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Terminology suggestion: Rather than express those as ratios, or gear-sequence numbers, it is more common, and more understandable to road cyclists, to use something called "gear inches," which is the diameter of an equivalent direct-drive wheel. Divide ring teeth by cog teeth, and multiply times wheel diameter in inches (about 26.3 inches for the common 700/23C wheel size).

So your 53x15 is about 93 inches, 53x16 about 87 inches.

Unless you're a very strong rider who goes quite fast, those are big gears, and you are correct that your cadence is slow. For example, if you are going 18 mph with the 53x16, you're turning about 70 rpm. You might try using some lower gears and see if you can get used to spinning a little faster. It works better for most riders. In a 53x21 gear at 18 mph, you'd be at 90 rpm.
 

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I like 80-85 gear inches on a flat road. My single speed bike has 48:16 (about 79 gear inches).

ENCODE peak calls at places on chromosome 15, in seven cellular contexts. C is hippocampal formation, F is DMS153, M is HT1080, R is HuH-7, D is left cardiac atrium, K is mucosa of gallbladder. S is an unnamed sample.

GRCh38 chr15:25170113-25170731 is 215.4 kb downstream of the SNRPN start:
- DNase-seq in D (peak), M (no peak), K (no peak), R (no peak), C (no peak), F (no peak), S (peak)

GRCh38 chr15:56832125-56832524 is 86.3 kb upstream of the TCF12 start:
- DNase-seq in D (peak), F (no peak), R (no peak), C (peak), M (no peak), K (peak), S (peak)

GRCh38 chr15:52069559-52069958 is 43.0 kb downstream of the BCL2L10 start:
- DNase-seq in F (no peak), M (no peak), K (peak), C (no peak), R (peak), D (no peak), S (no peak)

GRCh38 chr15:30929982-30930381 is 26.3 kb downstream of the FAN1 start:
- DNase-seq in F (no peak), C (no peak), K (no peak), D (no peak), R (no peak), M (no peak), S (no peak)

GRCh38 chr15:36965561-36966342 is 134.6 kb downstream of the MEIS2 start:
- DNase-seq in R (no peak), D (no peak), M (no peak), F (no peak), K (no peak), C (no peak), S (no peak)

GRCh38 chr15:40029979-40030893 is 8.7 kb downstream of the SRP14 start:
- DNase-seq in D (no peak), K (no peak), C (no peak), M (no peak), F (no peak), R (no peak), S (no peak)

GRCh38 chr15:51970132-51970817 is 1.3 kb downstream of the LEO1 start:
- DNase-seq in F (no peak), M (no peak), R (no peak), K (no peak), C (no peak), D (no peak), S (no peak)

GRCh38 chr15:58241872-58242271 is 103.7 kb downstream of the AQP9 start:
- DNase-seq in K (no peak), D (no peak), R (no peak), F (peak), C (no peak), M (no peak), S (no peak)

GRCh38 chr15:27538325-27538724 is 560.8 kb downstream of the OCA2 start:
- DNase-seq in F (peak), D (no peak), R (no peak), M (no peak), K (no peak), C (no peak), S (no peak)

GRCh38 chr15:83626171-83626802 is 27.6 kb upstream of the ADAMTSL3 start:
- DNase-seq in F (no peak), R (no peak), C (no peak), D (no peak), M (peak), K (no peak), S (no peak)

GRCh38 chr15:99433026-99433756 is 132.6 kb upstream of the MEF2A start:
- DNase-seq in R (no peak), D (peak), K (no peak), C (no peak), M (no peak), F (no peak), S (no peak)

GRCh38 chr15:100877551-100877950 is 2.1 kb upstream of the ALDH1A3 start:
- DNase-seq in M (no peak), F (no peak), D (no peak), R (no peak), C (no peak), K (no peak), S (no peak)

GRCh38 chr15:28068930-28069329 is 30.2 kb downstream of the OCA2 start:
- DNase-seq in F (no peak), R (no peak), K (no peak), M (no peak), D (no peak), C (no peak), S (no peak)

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I haven’t really paid attention to that but now that I’m thinking about it, I guess I am probably in the mid 70’s, maybe the low 70’s actually – yeah, I’m gonna go with low 70’s. That’s a solo cruising speed (comfortable but not beach cruiser effort) on flat ground with little wind. Probably seems slow to all you Interweb strongmen but also know that I like to spin so as not to put too much stress on my delicate and oh so supple walking appendages.

And anyone who thinks it too slow, I got a finger to show you.
 

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I run 71 gear inches on the fixie and when on flats with the geared bike I'll settle into 77 gear inches. On the geared bike I can always downshift if the wind picks up. On the fixie I run a little less gear for the reserve it offers for strong head winds.
 
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